Attention wealthy baby boomers with no kids. If you’re nearing or past the age of 60, there’s one small update you can make to your IRA that will cost you nothing, have no impact on your personal financial well-being, and will probably feel pretty darn good. And I’ll give you two good reasons to do it.
Let’s assume that after working for many decades, you roll your 401(k) into an IRA, and name a friend or family member to be your primary beneficiary. You’re done, right? Not so fast. If your financial circumstances allow for it, the primary beneficiary of your IRA should probably be a charity, not a person. Here’s why.
Reason 1: They May Need It More
A person’s default beneficiary choice is typically one’s next of kin or loved one. And if you have a partner or dependent who will need all of your family’s wealth to maintain a certain lifestyle, then a charity is probably better off as a secondary (contingent) beneficiary. For everyone else (especially single people and dual-income couples with no dependents), a few questions should be answered before you go with the default choice, especially if your family members don’t require the inheritance to thrive.
Will an inheritance, at this point in time or later, make that person’s life significantly better? Who will get the money if your loved one doesn’t spend it, and are you okay if it passes to their own beneficiaries after they die? How would it feel to tell a favorite charity that you’re leaving them a large sum of money? If you decide that a charity is worthy of receiving at least some of your wealth at your death, and you own an IRA, you can easily make that happen.
Reason 2: They Keep More
Taxes will be owed on your IRA whether the money is withdrawn by you or a loved one who inherits it. A charitable beneficiary, however, will not be subject to taxes. For example, if you leave an IRA worth $300,000 to charity, they get 100% of it. If you pass it to a financially successful nephew, he’d probably keep about 2/3 of it and the other 1/3 would go to the federal government for taxes.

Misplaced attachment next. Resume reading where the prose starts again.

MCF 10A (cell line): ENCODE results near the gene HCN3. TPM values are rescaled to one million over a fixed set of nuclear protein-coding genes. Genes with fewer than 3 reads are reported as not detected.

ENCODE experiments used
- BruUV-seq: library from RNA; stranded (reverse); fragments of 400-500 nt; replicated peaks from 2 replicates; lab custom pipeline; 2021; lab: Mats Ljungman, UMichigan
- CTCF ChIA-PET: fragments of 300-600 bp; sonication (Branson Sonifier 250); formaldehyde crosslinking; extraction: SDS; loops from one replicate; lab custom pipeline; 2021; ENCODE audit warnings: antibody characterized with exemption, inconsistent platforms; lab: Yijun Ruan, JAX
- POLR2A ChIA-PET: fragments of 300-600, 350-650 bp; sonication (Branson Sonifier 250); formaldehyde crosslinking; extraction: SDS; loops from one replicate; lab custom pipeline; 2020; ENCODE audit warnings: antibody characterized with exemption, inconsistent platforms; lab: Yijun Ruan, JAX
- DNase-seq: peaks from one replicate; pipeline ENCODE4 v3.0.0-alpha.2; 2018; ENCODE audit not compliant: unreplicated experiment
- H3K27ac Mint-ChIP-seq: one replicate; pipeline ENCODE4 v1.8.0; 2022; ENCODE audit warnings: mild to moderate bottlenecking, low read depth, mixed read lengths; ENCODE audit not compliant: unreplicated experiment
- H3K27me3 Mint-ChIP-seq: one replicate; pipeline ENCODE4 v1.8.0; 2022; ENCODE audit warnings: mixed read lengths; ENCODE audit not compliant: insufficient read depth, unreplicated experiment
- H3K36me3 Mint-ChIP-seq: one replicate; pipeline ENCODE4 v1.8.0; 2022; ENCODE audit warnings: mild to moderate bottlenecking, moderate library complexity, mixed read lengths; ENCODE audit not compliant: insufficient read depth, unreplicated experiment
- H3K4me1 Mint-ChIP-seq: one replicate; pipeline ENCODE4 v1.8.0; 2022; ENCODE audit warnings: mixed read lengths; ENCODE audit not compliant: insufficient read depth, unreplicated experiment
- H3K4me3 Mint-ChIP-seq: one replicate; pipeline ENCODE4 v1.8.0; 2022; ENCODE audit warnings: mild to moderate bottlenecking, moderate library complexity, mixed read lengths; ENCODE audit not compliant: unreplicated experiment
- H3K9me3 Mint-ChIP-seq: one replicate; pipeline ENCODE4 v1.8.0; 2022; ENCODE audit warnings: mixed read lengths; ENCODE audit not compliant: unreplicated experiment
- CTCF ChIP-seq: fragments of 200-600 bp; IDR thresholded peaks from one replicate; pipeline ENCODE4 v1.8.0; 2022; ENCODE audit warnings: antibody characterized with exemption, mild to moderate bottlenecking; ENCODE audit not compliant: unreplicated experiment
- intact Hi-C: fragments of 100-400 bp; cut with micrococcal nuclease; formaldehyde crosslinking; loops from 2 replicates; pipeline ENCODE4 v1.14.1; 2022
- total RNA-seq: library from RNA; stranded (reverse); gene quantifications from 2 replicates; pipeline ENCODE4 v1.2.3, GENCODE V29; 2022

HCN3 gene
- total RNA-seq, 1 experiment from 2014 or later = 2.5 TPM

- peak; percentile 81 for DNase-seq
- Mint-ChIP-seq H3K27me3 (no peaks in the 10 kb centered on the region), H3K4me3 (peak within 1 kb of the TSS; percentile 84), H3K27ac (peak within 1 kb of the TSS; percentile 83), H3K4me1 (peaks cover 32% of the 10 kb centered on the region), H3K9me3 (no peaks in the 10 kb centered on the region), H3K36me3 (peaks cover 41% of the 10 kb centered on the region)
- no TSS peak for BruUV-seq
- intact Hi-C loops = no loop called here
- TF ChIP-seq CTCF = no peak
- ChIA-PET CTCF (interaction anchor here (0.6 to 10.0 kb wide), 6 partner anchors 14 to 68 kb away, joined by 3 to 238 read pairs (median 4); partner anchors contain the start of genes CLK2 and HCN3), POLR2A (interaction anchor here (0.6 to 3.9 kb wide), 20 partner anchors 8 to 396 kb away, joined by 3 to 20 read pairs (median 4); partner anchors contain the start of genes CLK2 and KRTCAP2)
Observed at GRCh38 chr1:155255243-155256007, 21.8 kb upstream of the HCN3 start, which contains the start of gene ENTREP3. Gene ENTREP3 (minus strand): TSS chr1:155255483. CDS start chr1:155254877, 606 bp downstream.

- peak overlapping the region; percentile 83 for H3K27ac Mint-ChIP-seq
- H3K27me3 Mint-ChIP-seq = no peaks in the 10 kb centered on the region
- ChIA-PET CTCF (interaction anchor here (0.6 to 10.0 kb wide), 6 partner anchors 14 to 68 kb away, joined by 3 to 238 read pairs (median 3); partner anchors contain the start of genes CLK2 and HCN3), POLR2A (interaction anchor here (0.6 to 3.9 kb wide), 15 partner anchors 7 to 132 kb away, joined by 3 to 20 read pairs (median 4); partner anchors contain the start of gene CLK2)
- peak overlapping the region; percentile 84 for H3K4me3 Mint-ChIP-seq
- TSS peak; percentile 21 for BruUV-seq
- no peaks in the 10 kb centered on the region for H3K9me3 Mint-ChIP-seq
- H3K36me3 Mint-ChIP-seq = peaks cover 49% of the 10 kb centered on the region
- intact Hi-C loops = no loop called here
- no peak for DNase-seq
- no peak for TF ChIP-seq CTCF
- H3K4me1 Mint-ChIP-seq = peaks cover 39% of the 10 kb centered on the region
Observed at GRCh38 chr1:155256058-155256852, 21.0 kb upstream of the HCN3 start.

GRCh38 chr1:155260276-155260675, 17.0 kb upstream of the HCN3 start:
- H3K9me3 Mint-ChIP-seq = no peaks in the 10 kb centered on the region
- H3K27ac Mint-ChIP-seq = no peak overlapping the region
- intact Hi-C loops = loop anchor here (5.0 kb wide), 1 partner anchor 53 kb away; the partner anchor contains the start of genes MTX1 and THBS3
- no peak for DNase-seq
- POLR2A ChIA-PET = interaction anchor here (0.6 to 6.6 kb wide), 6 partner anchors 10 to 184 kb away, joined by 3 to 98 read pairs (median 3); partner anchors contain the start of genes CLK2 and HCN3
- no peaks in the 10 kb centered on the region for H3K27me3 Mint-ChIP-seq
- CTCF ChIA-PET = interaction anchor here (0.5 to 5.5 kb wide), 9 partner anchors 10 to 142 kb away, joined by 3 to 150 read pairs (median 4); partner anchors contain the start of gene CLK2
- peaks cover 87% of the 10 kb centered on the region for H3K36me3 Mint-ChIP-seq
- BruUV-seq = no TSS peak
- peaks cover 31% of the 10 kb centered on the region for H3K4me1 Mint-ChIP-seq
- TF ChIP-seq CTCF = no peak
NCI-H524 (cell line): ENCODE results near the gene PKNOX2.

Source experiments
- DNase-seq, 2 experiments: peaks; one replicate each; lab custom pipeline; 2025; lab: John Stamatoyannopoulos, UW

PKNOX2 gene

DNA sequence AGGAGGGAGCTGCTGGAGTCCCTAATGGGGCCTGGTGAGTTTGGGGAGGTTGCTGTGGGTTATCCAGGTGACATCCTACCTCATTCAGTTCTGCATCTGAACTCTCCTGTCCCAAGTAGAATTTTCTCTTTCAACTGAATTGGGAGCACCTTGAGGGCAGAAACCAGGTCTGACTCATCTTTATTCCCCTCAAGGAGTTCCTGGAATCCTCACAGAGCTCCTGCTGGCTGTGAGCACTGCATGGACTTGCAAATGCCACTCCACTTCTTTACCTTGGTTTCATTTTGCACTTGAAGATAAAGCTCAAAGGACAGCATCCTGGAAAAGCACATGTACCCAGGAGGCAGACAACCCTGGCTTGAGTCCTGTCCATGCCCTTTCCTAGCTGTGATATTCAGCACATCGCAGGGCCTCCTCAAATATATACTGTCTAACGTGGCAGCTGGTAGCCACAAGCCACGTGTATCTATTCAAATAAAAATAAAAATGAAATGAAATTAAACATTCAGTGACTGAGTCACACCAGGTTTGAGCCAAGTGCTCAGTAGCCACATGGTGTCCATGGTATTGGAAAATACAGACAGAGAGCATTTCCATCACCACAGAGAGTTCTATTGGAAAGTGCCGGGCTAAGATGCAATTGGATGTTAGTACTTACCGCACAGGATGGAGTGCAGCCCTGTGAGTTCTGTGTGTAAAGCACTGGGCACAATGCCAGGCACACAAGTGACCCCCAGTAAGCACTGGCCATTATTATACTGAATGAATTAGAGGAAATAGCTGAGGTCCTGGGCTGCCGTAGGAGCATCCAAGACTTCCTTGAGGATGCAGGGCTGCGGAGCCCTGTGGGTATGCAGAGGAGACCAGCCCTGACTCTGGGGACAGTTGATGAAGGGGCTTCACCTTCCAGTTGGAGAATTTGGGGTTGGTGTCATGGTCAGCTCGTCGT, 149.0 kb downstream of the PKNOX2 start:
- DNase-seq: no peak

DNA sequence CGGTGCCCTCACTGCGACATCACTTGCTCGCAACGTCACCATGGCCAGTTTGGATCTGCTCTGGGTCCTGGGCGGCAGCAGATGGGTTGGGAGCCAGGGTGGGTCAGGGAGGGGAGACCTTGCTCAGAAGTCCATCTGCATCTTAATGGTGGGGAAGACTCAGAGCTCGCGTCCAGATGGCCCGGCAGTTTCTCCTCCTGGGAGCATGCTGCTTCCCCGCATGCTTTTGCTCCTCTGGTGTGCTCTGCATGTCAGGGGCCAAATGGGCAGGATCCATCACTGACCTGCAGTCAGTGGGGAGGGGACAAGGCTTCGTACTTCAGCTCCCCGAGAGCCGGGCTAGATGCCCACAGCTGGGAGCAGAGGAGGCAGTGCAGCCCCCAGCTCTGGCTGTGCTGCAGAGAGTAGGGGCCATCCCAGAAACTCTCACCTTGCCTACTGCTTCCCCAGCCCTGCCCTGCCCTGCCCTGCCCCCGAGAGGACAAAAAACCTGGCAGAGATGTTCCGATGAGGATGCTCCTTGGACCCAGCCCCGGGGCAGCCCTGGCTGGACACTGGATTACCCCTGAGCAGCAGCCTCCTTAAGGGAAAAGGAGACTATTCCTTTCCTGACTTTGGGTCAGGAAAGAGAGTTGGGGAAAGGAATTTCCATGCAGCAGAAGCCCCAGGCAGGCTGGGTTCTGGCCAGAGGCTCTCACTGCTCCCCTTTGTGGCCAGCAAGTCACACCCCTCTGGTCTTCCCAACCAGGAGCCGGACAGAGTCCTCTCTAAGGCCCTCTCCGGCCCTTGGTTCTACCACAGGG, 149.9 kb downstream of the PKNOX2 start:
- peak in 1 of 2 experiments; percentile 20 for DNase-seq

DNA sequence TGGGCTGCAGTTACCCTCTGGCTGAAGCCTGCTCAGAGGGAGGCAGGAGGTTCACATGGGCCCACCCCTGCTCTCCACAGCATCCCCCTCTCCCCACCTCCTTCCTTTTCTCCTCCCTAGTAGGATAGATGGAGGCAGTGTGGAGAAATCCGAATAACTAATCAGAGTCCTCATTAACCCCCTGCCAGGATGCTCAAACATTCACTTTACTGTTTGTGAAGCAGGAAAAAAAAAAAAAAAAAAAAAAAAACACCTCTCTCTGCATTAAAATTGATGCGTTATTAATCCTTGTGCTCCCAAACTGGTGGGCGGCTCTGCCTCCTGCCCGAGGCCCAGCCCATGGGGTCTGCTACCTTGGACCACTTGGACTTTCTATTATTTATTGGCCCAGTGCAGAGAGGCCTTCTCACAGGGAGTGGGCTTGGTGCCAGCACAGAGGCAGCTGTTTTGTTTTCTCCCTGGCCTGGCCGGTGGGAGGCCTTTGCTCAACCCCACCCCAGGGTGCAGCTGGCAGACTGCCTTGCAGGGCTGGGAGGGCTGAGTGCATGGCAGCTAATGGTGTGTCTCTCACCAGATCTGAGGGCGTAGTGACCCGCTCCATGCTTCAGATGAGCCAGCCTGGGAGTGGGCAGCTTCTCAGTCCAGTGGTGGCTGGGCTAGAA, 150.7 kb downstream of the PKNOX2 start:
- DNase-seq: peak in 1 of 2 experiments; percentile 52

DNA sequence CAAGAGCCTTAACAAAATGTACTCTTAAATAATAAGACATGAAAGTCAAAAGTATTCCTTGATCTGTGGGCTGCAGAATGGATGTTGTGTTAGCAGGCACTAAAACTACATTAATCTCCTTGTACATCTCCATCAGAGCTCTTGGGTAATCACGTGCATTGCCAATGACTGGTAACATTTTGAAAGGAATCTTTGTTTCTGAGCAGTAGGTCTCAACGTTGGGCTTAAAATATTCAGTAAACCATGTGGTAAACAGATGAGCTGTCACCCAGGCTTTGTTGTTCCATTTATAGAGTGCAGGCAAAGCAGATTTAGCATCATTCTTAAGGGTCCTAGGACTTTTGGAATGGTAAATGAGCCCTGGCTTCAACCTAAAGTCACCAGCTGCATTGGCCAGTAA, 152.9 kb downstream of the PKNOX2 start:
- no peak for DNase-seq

Talk To Your Advisor and Tell Your Charity
Most nonprofits are afraid to ask an older donor for a bequest commitment, since it may come off as a touch aggressive to ask someone for their money once they die (heck, kids are scared to talk to their own parents about such things). Nonprofits are therefore left to educate their donors through newsletters and “planned giving” web pages and hope that, every now and again, a big gift shows up unannounced.
If you’ve hit your 60s decade, and don’t have someone else relying on your IRA money for survival, now’s a great time to see if a charity should receive some of it. Your promise now will give the board some confidence and peace of mind about their future, and may even help them with their long-term strategic planning. They will probably honor you in some way for it, if that helps.
Hey, charities gotta plan too, you know?